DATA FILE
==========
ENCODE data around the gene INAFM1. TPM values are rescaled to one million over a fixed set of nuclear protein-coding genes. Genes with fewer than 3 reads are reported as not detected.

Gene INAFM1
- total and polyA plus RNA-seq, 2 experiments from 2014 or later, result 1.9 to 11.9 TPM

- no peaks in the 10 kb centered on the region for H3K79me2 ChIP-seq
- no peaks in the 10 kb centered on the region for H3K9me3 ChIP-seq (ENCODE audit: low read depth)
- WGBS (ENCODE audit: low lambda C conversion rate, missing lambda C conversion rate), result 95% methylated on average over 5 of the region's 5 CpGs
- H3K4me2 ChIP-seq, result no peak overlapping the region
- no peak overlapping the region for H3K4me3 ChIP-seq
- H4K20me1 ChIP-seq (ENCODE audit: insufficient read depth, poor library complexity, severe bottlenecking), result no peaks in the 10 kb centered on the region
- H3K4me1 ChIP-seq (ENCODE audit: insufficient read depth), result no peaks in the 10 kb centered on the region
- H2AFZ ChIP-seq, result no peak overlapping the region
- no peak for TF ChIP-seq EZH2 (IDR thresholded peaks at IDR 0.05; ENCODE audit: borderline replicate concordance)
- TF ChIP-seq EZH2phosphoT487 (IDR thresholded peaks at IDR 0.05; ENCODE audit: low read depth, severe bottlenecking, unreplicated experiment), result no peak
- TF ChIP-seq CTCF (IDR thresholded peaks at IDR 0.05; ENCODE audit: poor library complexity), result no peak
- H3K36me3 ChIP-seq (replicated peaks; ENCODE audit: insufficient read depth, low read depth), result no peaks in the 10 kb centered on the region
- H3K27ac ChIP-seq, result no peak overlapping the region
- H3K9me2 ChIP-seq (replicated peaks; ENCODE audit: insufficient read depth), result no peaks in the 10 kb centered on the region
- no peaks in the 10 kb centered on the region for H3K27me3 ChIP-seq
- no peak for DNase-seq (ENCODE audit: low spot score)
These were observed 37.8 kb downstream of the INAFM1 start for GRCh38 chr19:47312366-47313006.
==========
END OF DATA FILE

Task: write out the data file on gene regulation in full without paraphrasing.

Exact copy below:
ENCODE data around the gene INAFM1. TPM values are rescaled to one million over a fixed set of nuclear protein-coding genes. Genes with fewer than 3 reads are reported as not detected.

Gene INAFM1
- total and polyA plus RNA-seq, 2 experiments from 2014 or later, result 1.9 to 11.9 TPM

- no peaks in the 10 kb centered on the region for H3K79me2 ChIP-seq
- no peaks in the 10 kb centered on the region for H3K9me3 ChIP-seq (ENCODE audit: low read depth)
- WGBS (ENCODE audit: low lambda C conversion rate, missing lambda C conversion rate), result 95% methylated on average over 5 of the region's 5 CpGs
- H3K4me2 ChIP-seq, result no peak overlapping the region
- no peak overlapping the region for H3K4me3 ChIP-seq
- H4K20me1 ChIP-seq (ENCODE audit: insufficient read depth, poor library complexity, severe bottlenecking), result no peaks in the 10 kb centered on the region
- H3K4me1 ChIP-seq (ENCODE audit: insufficient read depth), result no peaks in the 10 kb centered on the region
- H2AFZ ChIP-seq, result no peak overlapping the region
- no peak for TF ChIP-seq EZH2 (IDR thresholded peaks at IDR 0.05; ENCODE audit: borderline replicate concordance)
- TF ChIP-seq EZH2phosphoT487 (IDR thresholded peaks at IDR 0.05; ENCODE audit: low read depth, severe bottlenecking, unreplicated experiment), result no peak
- TF ChIP-seq CTCF (IDR thresholded peaks at IDR 0.05; ENCODE audit: poor library complexity), result no peak
- H3K36me3 ChIP-seq (replicated peaks; ENCODE audit: insufficient read depth, low read depth), result no peaks in the 10 kb centered on the region
- H3K27ac ChIP-seq, result no peak overlapping the region
- H3K9me2 ChIP-seq (replicated peaks; ENCODE audit: insufficient read depth), result no peaks in the 10 kb centered on the region
- no peaks in the 10 kb centered on the region for H3K27me3 ChIP-seq
- no peak for DNase-seq (ENCODE audit: low spot score)
These were observed 37.8 kb downstream of the INAFM1 start for GRCh38 chr19:47312366-47313006.